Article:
Seven Summers (1951) is a novel, which forms the first volume in Anand's fictional autobiography running into seven volumes in total. Mulk Raj Anand is social reformer. One of the outstanding features about his career as creative writer is his humanism combined with realism. He belongs to the same era and deal with various themes in his novels as he found in contemporary Indian life. His fictions reflect the poverty in rural India and social evils prevalent in the early decades of the twentieth century. His novels depict social, political, and economic problems: the miseries of children pitiable conditions of prisoners, slavery, delay in the administration of justice, the gap between the 'haves and have nots' and the evils of dowry, male adjustment in marriage, helplessness of widows, prostitution, untouchability, bribery, money lending, corrupt police force, impact of western education and materialism, breaking up of joint family system. His works expose the complex and variegated web of Indian life at various levels at the level of the peasant whose incessant, backbreaking labour does not provide him even the means of bare subsistence, as well as at the level of the opulent capitalists and rajas, and struggling middle class people.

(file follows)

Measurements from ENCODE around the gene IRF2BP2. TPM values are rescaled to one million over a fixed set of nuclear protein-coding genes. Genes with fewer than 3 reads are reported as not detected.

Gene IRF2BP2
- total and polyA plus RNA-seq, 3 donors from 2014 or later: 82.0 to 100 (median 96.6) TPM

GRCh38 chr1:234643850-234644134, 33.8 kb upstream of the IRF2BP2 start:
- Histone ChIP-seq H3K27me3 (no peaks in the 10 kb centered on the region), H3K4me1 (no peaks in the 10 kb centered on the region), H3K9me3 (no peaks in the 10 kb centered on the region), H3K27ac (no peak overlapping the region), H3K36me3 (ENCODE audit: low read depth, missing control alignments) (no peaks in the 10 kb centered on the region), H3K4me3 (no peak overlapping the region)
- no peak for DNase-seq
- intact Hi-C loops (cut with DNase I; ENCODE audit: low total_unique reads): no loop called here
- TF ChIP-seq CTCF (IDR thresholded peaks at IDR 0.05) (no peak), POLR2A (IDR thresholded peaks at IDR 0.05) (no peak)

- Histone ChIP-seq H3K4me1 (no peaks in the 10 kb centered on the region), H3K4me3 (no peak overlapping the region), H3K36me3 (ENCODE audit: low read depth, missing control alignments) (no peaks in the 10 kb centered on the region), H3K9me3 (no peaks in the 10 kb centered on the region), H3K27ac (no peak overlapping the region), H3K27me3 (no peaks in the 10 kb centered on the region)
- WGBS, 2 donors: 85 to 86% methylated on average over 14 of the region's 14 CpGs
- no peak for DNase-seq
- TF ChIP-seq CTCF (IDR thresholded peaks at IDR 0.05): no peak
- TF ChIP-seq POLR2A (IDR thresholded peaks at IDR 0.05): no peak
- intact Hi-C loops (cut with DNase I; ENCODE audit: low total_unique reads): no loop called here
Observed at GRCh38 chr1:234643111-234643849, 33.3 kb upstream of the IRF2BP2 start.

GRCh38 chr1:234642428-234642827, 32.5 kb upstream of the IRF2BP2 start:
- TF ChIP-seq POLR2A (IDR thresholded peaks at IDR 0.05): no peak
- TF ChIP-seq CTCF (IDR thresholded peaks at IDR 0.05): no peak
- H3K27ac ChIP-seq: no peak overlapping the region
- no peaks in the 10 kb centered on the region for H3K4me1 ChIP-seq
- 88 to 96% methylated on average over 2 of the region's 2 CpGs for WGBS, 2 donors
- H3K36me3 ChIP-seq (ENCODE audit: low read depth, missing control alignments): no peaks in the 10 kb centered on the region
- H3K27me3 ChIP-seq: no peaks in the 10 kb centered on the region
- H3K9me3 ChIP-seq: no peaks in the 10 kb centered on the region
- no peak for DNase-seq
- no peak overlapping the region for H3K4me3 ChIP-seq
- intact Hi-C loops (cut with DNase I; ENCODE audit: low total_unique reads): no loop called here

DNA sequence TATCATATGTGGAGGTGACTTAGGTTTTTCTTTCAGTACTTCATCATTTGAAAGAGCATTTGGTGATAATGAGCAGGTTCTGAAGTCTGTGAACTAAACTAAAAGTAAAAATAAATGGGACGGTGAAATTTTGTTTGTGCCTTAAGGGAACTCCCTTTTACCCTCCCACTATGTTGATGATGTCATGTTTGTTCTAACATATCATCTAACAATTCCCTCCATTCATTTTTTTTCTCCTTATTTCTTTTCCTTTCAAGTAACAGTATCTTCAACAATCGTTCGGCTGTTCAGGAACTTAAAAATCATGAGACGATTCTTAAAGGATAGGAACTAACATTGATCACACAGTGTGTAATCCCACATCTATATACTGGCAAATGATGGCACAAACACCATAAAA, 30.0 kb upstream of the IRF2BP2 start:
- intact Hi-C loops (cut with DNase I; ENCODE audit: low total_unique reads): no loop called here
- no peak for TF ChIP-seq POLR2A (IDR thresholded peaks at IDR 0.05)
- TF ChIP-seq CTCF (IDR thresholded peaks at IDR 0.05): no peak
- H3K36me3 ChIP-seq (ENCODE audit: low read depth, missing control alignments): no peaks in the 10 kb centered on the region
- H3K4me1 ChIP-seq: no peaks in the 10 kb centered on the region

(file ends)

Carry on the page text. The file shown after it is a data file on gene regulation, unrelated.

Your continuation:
The portrayal of these different sections displays both realism and socialism. The novelist express his deep sympathy with the poor, the oppressed, and the exploited that include not only peasants and child labourers, but also poorly paid teachers, writers, journalists etc. However, the women are the worst sufferers as the victims of a vicious social system as well as of the base appetites of wicked men. Thus, Anand presents a panorama of the life of the poorest in the colonial India at a time when the British rule was showing some of its wickedest features.